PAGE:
Who Do I Sue If I’m Assaulted By A Co-Worker? Part 1: Filing A Workers’ Compensation Claim

Accidents happen in the workplace. Other circumstances may also arise in the workplace causing worker injury. One worker may assault another co-worker causing personal injuries, even death. For 110 years, Powell Law has litigated Pennsylvania workers compensation actions and obtained benefits for injured Pennsylvania workers. Our attorneys, past and present, have also helped countless Pennsylvanians recover monetary damages for personal injuries.

Who Do I Sue If I'm Assaulted By A Co-Worker? Part 1: Filing A Workers' Compensation ClaimWho is liable for injuries from an assault in the workplace?

An employer’s immunity under the Workers’ Compensation Act (“the Act”) for work related accidents is nearly absolute:

“(a) The liability of an employer under this act shall be exclusive and in place of any and all other liability to such employees, his legal representative, husband or wife, parents, dependents, next of kin or anyone otherwise entitled to damages in any action at law or otherwise on account of any injury or death . . . or occupational disease . . . “

As to the actions of third-parties, the Act states:

In the event injury or death to an employee is caused by a third party, then such employee, his legal representative, husband or wife, parents, dependents, next of kin, and anyone otherwise entitled to receive damages by reason thereof, may bring their action at law against such third party, but the employer, his insurance carrier, their servants and agents, employees, representatives acting on their behalf or at their request shall not be liable to a third party for damages, contribution, or indemnity in any action at law . . . unless liability for such damage . . . shall be expressly provided for in a written contract . . .”

Filing a claim for workers’ compensation is an employee’s exclusive remedy for work-related injuries or death in Pennsylvania. Employees are barred from bringing a personal injury lawsuit in civil court for injuries sustained in the course of employment.

A valid workers’ compensation claim, is typically the result of an injury or death in the workplace resulting from a work-related accident. When a third party inflicts injury on an employee, the injury will be covered by workers’ compensation if the employee was engaged in the employer’s business.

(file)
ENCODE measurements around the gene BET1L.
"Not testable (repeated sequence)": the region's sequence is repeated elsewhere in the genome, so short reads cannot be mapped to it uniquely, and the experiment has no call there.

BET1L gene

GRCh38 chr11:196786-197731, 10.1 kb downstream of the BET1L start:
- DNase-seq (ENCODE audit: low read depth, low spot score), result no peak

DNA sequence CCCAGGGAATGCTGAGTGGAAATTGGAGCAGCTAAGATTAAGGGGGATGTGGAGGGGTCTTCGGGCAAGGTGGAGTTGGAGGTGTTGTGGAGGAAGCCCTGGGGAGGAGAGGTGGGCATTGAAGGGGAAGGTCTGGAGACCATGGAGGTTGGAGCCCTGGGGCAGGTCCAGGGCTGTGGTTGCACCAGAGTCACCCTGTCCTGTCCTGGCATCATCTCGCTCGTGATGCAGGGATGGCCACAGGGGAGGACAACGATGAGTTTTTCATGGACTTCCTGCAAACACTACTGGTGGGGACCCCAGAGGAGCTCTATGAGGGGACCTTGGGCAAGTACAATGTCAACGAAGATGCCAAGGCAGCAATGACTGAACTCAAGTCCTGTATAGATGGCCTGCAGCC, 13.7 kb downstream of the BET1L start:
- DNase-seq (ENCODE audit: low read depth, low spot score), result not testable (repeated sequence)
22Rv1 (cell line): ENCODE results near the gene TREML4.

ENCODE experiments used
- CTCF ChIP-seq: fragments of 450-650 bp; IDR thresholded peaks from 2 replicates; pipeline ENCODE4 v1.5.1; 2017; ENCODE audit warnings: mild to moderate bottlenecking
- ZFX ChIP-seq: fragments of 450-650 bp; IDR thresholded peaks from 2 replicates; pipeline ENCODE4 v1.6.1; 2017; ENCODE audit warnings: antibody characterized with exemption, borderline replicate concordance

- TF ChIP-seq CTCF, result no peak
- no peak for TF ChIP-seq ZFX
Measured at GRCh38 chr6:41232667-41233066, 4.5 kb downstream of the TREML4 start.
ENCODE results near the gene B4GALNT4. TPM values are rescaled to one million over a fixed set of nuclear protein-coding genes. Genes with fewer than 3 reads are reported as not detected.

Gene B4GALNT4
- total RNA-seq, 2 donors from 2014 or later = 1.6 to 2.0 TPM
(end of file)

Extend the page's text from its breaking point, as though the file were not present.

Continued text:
An injury that does not occur within the “course of employment” falls outside workers’ compensation coverage. An employer bears the burden of proof and needs to demonstrate the attack would have occurred regardless of the existence of an employment relationship.

An employer may also overcome the rebuttable presumption that an assault in the workplace on the property of an employer is covered by the Pennsylvania Workers’ Compensation Act by establishing that the reason for the assault was personal animosity and unrelated to employment.

Under the “personal animus” or “third-party attack” exception in § 301(c)(1) of the Act, injuries caused by an act of a third person intended to injure the employee because of personal reasons, and not directed against him as an employee or because of his employment are excluded from workers’ compensation coverage.

Thus, if an assault causes injury or death in the workplace, to qualify for workers’ compensation coverage, it must be work-related. This means that either the risk of assault must be increased because of the nature or setting of the worker’s employment or the assault must have arisen from a dispute that originated on the job.

At Powell Law, we effectively assist clients throughout the entire workers’ compensation claims process. Powell Law has litigated Pennsylvania workers compensation actions and obtained benefits for injured Pennsylvania workers in the Scranton/Wilkes-Barre area for over a century. Consult an experienced Pennsylvania workers’ compensation attorney. Contact Powell Law at (570) 961-0777. The consultation is FREE!

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